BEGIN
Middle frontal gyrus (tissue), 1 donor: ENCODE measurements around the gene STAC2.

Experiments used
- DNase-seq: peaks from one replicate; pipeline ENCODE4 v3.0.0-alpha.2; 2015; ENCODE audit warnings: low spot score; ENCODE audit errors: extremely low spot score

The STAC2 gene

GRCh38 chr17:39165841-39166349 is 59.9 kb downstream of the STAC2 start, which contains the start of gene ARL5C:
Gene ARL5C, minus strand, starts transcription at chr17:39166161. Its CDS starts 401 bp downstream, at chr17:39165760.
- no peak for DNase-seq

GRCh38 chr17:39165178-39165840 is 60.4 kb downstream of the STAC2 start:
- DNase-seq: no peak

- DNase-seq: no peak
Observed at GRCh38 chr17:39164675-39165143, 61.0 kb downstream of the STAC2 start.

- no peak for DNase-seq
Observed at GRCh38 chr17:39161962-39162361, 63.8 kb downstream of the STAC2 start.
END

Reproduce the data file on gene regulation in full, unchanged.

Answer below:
Middle frontal gyrus (tissue), 1 donor: ENCODE measurements around the gene STAC2.

Experiments used
- DNase-seq: peaks from one replicate; pipeline ENCODE4 v3.0.0-alpha.2; 2015; ENCODE audit warnings: low spot score; ENCODE audit errors: extremely low spot score

The STAC2 gene

GRCh38 chr17:39165841-39166349 is 59.9 kb downstream of the STAC2 start, which contains the start of gene ARL5C:
Gene ARL5C, minus strand, starts transcription at chr17:39166161. Its CDS starts 401 bp downstream, at chr17:39165760.
- no peak for DNase-seq

GRCh38 chr17:39165178-39165840 is 60.4 kb downstream of the STAC2 start:
- DNase-seq: no peak

- DNase-seq: no peak
Observed at GRCh38 chr17:39164675-39165143, 61.0 kb downstream of the STAC2 start.

- no peak for DNase-seq
Observed at GRCh38 chr17:39161962-39162361, 63.8 kb downstream of the STAC2 start.